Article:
Up bright and early to water taxi to the Venice Airport…Arrividerchi Italia…la vita e Bella.
This is Lauren and Linda signing out…Ciao Baby!
(OK, we are getting caught up on posts after some technical difficulties!)
Bags are packed and we are on our way again to the city of Bologna, home to Ducati motorcycles which we know the guys in our family would love. (Did we mention our luggage is always taken care of for us and waiting in our rooms at the next hotel? Good thing too, as our suitcases are surely topping 60 lbs each after all the shopping…) Happy as always to be in the very capable hands of our talented driver, Antonio.
We arrive in Bologna to meet a new Local Guide, Tamera, for a city sightseeing tour. We started in the main square where we learned about one of the three symbols of Bologna—the first, this statue of Neptune, the Pope’s way to tell the Bolognese that he was in charge.
Bologna is known for its high student populations, the second symbol of the city. We toured the university, Biblioteca communal dell’ Archiginnasio and its Teatro Anatomico where students were taught anatomy in the 1800’s. Here students would sit and learn for up to 20 hours a day on hard wooden benches to prevent them from falling asleep.
The third and final symbol of Bologna—the food! Once again we are enamored with the Italian food markets as we walk the bustling alleys, filled with fresh food stalls, bakeries and butcher shops all filled with locals picking up their fresh produce for today’s meals.
What to do with our free couple of hours? You guessed it; we forced ourselves to do more shopping and more eating with lunch and great people-watching at an outdoor café.
After a few hours of free time, we headed out for another culinary adventure—an optional gourmet dinner excursion. En route we made a brief stop at the Mausoleum of one of the great inventors Marconi, who at the age of 25 was credited for developing the telegraph. Side note: Marconi’s mother was the granddaughter of the Irish Jameson Whiskey founder.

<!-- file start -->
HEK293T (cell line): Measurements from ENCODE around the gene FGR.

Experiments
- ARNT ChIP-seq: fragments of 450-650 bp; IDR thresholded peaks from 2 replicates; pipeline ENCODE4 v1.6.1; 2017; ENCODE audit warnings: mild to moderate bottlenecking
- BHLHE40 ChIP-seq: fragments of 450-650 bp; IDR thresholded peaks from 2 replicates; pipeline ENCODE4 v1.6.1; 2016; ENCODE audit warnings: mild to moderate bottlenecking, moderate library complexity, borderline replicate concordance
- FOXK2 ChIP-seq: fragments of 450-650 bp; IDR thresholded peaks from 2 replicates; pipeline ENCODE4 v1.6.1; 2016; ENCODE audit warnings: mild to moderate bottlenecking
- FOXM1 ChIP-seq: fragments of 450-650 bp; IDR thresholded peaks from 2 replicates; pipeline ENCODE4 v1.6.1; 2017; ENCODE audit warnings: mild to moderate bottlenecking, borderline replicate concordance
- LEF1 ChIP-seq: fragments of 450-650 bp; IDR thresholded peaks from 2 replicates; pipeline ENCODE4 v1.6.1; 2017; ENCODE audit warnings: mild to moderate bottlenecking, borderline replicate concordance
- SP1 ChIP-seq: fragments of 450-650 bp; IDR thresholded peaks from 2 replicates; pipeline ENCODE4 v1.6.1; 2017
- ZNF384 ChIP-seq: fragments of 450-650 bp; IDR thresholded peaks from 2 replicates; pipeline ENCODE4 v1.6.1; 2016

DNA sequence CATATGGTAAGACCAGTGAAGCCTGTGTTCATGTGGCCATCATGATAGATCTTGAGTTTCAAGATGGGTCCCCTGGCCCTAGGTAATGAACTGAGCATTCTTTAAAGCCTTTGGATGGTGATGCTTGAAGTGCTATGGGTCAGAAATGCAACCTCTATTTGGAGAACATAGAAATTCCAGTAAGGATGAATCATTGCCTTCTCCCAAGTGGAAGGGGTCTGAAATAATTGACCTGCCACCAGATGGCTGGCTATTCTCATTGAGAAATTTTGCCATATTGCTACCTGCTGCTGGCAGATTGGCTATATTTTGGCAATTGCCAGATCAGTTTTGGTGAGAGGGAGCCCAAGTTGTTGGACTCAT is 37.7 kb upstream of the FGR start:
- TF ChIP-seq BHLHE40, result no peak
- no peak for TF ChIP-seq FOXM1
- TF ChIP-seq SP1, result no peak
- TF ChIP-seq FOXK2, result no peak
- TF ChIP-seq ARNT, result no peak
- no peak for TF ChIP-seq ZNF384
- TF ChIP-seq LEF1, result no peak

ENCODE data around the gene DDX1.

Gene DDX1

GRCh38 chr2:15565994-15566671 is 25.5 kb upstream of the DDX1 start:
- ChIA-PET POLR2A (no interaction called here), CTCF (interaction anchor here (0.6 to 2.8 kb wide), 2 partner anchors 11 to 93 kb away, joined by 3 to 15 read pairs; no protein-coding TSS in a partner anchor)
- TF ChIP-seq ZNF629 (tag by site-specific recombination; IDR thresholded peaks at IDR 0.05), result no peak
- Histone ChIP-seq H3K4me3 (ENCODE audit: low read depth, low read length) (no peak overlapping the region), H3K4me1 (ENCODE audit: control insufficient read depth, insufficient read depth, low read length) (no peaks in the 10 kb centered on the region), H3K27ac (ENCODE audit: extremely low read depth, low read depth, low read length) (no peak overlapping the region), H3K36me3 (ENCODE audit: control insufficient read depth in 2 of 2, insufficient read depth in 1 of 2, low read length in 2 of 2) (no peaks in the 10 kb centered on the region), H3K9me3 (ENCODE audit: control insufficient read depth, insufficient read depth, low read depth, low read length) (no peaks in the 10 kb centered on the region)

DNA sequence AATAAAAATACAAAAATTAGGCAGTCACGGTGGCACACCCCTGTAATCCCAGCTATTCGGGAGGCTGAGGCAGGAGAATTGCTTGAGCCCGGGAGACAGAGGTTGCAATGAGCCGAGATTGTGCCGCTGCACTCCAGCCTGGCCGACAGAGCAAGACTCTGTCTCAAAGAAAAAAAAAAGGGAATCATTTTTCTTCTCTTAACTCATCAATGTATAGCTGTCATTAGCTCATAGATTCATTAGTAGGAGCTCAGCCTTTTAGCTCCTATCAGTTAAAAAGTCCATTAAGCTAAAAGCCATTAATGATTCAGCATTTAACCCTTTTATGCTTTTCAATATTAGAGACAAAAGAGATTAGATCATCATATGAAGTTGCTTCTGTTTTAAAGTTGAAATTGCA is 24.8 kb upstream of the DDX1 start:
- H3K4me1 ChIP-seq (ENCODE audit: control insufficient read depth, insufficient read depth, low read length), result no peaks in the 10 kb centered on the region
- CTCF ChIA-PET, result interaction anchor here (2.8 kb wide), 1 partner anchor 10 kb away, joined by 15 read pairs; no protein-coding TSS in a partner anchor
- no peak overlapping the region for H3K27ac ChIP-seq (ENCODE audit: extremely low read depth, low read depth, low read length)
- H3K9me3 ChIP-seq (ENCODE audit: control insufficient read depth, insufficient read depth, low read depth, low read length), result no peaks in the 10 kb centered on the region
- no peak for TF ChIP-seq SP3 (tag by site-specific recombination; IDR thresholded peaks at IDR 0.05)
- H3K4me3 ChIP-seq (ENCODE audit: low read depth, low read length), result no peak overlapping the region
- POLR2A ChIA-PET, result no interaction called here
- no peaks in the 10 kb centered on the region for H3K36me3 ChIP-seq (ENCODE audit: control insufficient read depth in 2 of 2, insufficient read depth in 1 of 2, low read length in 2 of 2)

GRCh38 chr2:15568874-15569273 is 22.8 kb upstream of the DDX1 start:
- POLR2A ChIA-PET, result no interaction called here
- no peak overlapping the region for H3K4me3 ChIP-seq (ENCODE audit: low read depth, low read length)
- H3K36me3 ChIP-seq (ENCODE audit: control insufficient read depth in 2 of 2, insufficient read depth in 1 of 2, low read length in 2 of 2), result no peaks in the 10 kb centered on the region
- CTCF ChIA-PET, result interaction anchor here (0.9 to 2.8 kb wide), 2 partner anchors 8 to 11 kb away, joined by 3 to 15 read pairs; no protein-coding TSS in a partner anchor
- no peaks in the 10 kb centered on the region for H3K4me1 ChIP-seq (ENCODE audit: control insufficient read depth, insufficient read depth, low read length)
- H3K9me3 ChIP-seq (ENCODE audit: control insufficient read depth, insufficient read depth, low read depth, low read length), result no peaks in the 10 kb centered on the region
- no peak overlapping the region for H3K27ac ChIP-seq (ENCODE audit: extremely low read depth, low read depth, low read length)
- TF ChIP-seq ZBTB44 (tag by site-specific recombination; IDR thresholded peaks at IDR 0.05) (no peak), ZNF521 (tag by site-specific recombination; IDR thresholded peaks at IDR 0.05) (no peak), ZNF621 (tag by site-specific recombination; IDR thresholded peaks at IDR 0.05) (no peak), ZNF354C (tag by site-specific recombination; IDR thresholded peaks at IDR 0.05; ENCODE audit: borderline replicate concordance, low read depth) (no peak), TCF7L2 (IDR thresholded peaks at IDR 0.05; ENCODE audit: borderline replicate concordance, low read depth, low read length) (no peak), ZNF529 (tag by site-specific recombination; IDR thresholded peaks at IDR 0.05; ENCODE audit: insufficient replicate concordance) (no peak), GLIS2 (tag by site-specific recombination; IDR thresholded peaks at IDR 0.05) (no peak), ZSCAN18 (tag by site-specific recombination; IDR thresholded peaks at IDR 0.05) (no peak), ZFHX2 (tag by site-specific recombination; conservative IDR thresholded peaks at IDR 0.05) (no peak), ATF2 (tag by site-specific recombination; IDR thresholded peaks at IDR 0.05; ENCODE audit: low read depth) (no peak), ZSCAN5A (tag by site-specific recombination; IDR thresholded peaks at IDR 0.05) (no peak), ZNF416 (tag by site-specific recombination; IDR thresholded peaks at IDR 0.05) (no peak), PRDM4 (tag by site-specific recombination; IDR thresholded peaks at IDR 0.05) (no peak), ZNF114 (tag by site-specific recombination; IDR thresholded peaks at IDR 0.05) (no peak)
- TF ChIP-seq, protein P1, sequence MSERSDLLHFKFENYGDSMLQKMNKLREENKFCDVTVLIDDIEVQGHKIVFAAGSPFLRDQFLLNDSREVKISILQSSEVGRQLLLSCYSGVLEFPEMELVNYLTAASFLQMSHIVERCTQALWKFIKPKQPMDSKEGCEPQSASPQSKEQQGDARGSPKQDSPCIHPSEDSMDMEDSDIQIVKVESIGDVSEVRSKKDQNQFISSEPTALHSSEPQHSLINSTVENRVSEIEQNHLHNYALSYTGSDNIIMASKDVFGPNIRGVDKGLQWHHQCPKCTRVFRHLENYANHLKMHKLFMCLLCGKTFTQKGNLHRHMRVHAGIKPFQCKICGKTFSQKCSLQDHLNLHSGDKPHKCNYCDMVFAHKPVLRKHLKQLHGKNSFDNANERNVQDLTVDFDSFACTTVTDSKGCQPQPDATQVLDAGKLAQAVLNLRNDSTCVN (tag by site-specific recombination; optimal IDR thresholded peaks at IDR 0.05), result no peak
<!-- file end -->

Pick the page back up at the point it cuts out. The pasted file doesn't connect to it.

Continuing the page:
We were welcomed with a glass of champagne on the patio for our dinner at Locanda del Castello. The surrounding property was originally built in the 1500’s as a rest stop for the Pope. Over the years it has hosted several popes, famous artisans, and most recently in 1997, British Prime Minister Tony Blair.
Our gracious host, Marcello Dall’Aglio, patron and chef of Locanda del Castello, gave us an overview of our five-course dinner of all traditional area dishes made from fresh local produce.
First up, mozzarella flan on a raw zucchini salad and appetizers of morel mushroom quiche, salad with rucola cheese, zucchini flower fritters and ham with pine nuts and balsamic vinaigrette. The second course was tortellini filled with ricotta cheese and green asparagus lasagna (we got the last asparagus of the season!). Then on to guinea fowl stuffed with tomato au gratin and beef fillet strips with parmesan, balsamic and grilled vegetables. The finale was a wild berry iced mouse with strawberry and grape sauce reduction. We didn’t think it possible, but we left more full than ever!
The drive back to our hotel offered beautiful sunset views…and some fun Italian music, courtesy of Giuseppe who is not only a first-rate Travel Director, but our new favorite DJ as well.
One of the nice surprises from our trip has been the wonderful people from around the world we’ve gotten to know. We closed out the evening back at the hotel lounge celebrating the 30th wedding anniversary of some fellow travelers, sharing local wines and lots of laughs. Congrats to Dennis and Cindy!
Lauren & Linda signing out…Ciao baby!
As we say arrivederci to the beautiful Firenze countryside (family note: we understand the love of Firenze, saluté, GPEV!) we soak up the scenery en route to the Leaning Tower of Pisa. Boy, are we glad not to be driving! It’s great to relax and write our blog on the coach knowing our driver Antonio will glide us safely through the corkscrews of tiny alleys and huge highways alike.
Giuseppe leads us via small tram ride and short walk around the walled grounds to an arched entry way—and suddenly, voila! We see our first view of the Leaning Tower and from there set off on our own to explore.
Admiring the Baptista, we walked around the backside of the property for full views, attempting to join the rest of the crowd trying to take the classic tourist picture holding up the tower.
We think the tower might have collapsed as a result of our efforts but enjoyed watching some of the other visitors do a much better job!
Holding up that Tower in every angle possible is hard work, so we just had to stop in a cute street-side café where we could enjoy the views and have a leisurely lunch of, what else, pizza!